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Bank of America sees stocks going nowhere in 2023

Roughly a year from today, the S&P 500 will likely have gone nowhere, strategists at Bank of America Global Research said in their year-ahead outlook published Monday.

Equity strategists at BofA set a 2023 year-end price target of 4,000 on the benchmark index — an increase of less than 1% from Monday’s close of 3,963.94 — as annual earnings per share for the S&P 500 are seen declining 9% next year to $200.

This drop in earnings reflects a figure roughly 15% below current estimates. In the bank’s bear case scenario, BofA sees the S&P 500 falling as low as 3,000.

“One of the reasons we are more sanguine on earnings is the health of corporate and consumer balance sheets,” head of U.S. equity strategy and quantitative strategy Savita Subramanian told reporters on Monday.

A driver of the bank’s near-term bearishness is eroding profit margins, as wage growth will outpace the ability for companies to raise prices. According to BofA's research, only half of companies in the S&P 500 are posting real sales growth, with underlying sales numbers far lower than inflation-boosted headline figures.

“The best environment to be an equity investor is when pricing power is accelerating faster than wages are accelerating and people are buying more stuff,” Subramanian said. “Today might be the worst environment [for equity investors], because wages are sticky and high, prices are falling, and demand is starting to wane.”

Bank of America also said that "still-crowded mega caps," which have borne the brunt of 2022's equity rout, may stunt the gains of the majority of companies in the index. BofA's work showed that absent the 50 largest names in the S&P 500, valuations on the remaining 450 remain in-line with history.

Trader Greg Rowe talks on his phone during a break outside of the New York Stock Exchange (NYSE) on Wall Street in New York City, U.S., June 16, 2021.  REUTERS/Brendan McDermid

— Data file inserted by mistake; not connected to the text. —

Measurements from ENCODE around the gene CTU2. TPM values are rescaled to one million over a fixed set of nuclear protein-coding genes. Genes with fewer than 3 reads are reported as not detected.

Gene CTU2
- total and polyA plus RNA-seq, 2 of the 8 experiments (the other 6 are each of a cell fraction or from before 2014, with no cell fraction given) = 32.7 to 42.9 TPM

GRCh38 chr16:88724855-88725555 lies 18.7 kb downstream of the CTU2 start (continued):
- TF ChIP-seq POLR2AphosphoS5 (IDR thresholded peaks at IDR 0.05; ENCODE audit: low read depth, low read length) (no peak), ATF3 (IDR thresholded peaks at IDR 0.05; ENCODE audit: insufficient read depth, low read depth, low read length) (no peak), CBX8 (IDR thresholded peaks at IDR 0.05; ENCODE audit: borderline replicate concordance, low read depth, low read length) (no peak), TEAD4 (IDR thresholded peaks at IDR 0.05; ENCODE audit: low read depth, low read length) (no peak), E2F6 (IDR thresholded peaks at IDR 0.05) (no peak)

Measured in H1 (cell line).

Trader Greg Rowe talks on his phone during a break outside of the New York Stock Exchange (NYSE) on Wall Street in New York City, U.S., June 16, 2021. REUTERS/Brendan McDermid

Away from eroding profits, BofA flagged the democratization of investing and the resulting "wealth effect" seen in 2021-22 as another big risk for the market in the year ahead. The wealth effect is a behavioral economic phenomenon that suggests consumers spend more as the value of their assets rise.

According to BofA's data, some $22 trillion has been lost in financial markets this year, resulting in an estimated $700 billion hit to consumer spending power.

"Democratized investing in recent years could amplify and broaden the negative impact" on the markets and the economy, in Bank of America's view.

Democratized investing in recent years could amplify and broaden the negative impact. (Source: BofA Global Research)
Democratized investing in recent years could amplify and broaden the negative impact. (Source: BofA Global Research)

Subramanian noted that while 2022 was all about the Fed, 2023 will be about the real economy.

While BofA is bearish near term, the bank remains bullish over the long haul and sees the S&P 500 returning 8% annually over the next decade. The firm is advising investors to focus on the marathon and not the sprint.

The bank placed the odds of generating a positive return on the index if an investor holds it for a day at “just more than a coin flip,” or 54%, while owning the S&P 500 over the next 10 years puts the chances of making money at 94%.

“Equity investors should play the long game instead of focusing on near-term risks,” Subramanian said.

Alexandra Semenova is a reporter for Yahoo Finance. Follow her on Twitter @alexandraandnyc

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